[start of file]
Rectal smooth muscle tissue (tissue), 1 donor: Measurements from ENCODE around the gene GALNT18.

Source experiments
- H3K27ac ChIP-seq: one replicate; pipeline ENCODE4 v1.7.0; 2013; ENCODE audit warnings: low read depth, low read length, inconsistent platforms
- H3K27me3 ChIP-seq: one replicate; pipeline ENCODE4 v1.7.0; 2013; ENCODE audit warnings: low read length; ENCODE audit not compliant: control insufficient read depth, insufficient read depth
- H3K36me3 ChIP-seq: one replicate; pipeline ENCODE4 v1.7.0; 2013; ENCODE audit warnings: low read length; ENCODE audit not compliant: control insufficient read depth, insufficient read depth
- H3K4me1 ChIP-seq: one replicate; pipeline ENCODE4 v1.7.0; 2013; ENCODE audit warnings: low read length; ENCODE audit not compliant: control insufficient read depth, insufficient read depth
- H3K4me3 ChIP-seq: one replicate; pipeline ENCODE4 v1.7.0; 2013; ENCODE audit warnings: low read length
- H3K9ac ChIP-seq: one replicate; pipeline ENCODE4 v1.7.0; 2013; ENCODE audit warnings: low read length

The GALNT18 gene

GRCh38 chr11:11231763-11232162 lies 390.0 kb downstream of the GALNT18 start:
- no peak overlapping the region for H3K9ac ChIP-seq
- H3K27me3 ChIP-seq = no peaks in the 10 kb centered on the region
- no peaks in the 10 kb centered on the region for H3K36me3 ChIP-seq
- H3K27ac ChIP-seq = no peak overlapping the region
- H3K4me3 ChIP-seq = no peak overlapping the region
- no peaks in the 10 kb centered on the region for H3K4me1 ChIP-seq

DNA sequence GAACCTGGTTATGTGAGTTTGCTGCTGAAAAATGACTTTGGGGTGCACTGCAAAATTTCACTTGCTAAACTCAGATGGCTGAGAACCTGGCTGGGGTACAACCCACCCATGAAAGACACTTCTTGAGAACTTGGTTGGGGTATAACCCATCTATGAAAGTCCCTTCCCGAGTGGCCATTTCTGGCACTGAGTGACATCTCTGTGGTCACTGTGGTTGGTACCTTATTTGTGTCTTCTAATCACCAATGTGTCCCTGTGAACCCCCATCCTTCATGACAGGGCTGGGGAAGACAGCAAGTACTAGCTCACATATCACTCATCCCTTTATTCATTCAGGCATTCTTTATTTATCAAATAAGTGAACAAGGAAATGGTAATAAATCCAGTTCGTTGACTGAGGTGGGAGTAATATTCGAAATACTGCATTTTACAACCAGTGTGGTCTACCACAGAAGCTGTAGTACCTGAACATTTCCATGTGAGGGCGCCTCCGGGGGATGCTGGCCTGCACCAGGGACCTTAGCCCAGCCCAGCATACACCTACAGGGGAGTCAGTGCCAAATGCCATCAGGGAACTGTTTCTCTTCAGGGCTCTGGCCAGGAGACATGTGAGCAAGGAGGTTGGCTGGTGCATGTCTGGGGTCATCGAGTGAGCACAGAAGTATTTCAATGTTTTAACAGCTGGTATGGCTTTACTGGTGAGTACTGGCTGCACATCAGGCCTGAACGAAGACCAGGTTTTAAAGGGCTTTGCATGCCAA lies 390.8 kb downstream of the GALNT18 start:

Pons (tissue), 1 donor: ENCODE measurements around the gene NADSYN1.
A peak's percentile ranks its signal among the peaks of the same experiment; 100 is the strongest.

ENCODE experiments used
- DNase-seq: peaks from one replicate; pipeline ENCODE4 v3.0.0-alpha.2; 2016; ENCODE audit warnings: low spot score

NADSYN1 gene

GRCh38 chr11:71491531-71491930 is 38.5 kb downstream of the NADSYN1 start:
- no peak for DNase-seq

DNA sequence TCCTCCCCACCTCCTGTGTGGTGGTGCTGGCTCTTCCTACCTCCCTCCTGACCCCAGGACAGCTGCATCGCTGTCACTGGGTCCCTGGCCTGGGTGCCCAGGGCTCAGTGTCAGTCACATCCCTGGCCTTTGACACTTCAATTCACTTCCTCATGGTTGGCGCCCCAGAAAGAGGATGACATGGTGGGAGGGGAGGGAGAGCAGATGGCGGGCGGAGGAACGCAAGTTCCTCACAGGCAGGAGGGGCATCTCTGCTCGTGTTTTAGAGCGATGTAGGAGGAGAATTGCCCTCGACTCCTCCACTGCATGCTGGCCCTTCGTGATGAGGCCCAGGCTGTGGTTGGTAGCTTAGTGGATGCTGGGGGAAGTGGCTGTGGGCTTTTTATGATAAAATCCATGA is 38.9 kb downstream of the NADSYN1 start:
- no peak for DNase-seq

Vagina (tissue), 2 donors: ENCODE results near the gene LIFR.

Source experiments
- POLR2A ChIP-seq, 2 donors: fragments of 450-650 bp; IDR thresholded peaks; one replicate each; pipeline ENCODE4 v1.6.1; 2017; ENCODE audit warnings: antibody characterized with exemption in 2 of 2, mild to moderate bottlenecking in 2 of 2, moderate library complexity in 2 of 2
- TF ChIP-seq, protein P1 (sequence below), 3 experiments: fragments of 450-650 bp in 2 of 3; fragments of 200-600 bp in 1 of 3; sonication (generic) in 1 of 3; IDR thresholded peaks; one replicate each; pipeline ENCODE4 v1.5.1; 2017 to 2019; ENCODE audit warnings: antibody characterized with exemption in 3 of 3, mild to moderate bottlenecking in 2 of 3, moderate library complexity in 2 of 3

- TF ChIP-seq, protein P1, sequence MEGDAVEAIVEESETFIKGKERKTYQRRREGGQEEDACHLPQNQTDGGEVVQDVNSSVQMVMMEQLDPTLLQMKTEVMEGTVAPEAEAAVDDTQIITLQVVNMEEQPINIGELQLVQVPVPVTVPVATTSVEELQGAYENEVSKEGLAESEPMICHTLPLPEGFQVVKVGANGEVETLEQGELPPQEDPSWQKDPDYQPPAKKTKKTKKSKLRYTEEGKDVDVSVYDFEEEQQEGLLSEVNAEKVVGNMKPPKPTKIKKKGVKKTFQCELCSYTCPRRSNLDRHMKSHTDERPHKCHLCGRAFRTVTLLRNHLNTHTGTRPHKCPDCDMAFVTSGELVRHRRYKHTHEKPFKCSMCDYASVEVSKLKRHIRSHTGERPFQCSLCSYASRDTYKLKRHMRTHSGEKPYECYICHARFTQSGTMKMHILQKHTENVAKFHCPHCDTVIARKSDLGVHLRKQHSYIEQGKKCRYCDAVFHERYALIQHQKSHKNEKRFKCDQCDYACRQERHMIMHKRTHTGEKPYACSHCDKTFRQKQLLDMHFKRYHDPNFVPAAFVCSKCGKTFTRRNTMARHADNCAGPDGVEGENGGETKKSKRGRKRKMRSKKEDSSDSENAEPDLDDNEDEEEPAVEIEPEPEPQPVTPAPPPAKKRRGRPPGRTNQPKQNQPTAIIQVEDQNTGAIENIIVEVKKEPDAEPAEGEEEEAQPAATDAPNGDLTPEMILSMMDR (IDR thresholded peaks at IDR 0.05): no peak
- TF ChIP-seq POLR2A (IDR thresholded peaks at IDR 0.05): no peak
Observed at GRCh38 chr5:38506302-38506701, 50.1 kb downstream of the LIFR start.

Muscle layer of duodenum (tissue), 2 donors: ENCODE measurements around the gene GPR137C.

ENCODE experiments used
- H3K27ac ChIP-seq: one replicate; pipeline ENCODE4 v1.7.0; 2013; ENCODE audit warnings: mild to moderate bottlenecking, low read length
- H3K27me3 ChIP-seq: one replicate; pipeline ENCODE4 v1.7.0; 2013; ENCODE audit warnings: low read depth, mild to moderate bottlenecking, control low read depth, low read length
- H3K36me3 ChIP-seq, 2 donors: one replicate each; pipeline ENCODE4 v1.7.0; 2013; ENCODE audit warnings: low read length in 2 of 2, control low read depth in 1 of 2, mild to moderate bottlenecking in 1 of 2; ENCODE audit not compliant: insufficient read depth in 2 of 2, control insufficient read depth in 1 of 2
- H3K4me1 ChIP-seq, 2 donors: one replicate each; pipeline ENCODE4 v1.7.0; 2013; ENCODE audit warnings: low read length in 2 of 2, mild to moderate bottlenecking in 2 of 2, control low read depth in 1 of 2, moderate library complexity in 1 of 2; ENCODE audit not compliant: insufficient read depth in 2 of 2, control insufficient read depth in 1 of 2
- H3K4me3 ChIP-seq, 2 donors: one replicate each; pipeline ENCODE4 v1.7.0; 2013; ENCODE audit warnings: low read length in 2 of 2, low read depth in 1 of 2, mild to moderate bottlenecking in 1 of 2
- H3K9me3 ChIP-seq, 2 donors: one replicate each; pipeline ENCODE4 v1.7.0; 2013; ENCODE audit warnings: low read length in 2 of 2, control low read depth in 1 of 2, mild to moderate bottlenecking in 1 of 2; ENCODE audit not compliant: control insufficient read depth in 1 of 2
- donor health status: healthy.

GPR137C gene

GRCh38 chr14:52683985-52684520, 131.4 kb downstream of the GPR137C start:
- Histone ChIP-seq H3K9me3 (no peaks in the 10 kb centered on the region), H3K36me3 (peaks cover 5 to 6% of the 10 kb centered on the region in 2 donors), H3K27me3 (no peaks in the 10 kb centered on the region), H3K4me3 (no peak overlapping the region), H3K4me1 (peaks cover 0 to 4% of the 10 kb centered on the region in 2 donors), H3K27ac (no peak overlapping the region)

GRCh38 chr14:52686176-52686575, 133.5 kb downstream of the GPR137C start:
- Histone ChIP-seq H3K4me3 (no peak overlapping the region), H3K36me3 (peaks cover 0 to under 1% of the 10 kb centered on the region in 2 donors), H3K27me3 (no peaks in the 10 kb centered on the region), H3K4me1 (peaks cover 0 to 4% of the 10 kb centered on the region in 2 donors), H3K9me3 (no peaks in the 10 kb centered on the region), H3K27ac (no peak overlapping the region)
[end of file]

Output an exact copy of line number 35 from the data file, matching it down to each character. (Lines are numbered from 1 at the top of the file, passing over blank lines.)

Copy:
ENCODE experiments used